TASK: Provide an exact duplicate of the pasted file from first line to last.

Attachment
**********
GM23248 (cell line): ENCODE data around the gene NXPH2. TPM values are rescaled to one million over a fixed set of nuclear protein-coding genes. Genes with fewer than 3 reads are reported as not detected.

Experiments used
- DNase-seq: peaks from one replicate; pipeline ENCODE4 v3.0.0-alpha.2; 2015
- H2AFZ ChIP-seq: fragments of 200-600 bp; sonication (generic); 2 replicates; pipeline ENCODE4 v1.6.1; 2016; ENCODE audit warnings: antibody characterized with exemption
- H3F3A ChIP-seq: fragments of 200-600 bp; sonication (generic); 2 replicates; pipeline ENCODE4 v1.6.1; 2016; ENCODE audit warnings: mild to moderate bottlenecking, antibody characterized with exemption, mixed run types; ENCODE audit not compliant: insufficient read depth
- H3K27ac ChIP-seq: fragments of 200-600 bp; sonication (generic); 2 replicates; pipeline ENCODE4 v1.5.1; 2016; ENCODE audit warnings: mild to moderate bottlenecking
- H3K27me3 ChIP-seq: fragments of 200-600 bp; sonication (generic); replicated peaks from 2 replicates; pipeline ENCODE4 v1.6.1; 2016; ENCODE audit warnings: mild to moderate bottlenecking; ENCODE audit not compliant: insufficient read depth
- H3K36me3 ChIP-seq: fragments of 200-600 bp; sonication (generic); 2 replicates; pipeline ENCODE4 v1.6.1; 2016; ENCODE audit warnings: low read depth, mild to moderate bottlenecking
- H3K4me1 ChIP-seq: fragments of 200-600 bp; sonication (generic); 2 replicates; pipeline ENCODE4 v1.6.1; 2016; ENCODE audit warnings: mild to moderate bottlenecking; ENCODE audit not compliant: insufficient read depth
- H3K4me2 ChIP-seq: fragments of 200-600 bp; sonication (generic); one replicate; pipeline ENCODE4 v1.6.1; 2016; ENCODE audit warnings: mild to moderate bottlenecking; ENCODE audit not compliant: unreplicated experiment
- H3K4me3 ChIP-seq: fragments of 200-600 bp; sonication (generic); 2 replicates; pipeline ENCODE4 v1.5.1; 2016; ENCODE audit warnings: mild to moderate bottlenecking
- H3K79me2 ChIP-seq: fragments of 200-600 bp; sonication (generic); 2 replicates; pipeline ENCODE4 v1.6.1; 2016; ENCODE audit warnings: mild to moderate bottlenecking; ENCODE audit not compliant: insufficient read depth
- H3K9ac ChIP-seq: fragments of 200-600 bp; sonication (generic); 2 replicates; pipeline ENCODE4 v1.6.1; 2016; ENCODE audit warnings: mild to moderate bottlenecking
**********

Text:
GM23248 (cell line): ENCODE data around the gene NXPH2. TPM values are rescaled to one million over a fixed set of nuclear protein-coding genes. Genes with fewer than 3 reads are reported as not detected.

Experiments used
- DNase-seq: peaks from one replicate; pipeline ENCODE4 v3.0.0-alpha.2; 2015
- H2AFZ ChIP-seq: fragments of 200-600 bp; sonication (generic); 2 replicates; pipeline ENCODE4 v1.6.1; 2016; ENCODE audit warnings: antibody characterized with exemption
- H3F3A ChIP-seq: fragments of 200-600 bp; sonication (generic); 2 replicates; pipeline ENCODE4 v1.6.1; 2016; ENCODE audit warnings: mild to moderate bottlenecking, antibody characterized with exemption, mixed run types; ENCODE audit not compliant: insufficient read depth
- H3K27ac ChIP-seq: fragments of 200-600 bp; sonication (generic); 2 replicates; pipeline ENCODE4 v1.5.1; 2016; ENCODE audit warnings: mild to moderate bottlenecking
- H3K27me3 ChIP-seq: fragments of 200-600 bp; sonication (generic); replicated peaks from 2 replicates; pipeline ENCODE4 v1.6.1; 2016; ENCODE audit warnings: mild to moderate bottlenecking; ENCODE audit not compliant: insufficient read depth
- H3K36me3 ChIP-seq: fragments of 200-600 bp; sonication (generic); 2 replicates; pipeline ENCODE4 v1.6.1; 2016; ENCODE audit warnings: low read depth, mild to moderate bottlenecking
- H3K4me1 ChIP-seq: fragments of 200-600 bp; sonication (generic); 2 replicates; pipeline ENCODE4 v1.6.1; 2016; ENCODE audit warnings: mild to moderate bottlenecking; ENCODE audit not compliant: insufficient read depth
- H3K4me2 ChIP-seq: fragments of 200-600 bp; sonication (generic); one replicate; pipeline ENCODE4 v1.6.1; 2016; ENCODE audit warnings: mild to moderate bottlenecking; ENCODE audit not compliant: unreplicated experiment
- H3K4me3 ChIP-seq: fragments of 200-600 bp; sonication (generic); 2 replicates; pipeline ENCODE4 v1.5.1; 2016; ENCODE audit warnings: mild to moderate bottlenecking
- H3K79me2 ChIP-seq: fragments of 200-600 bp; sonication (generic); 2 replicates; pipeline ENCODE4 v1.6.1; 2016; ENCODE audit warnings: mild to moderate bottlenecking; ENCODE audit not compliant: insufficient read depth
- H3K9ac ChIP-seq: fragments of 200-600 bp; sonication (generic); 2 replicates; pipeline ENCODE4 v1.6.1; 2016; ENCODE audit warnings: mild to moderate bottlenecking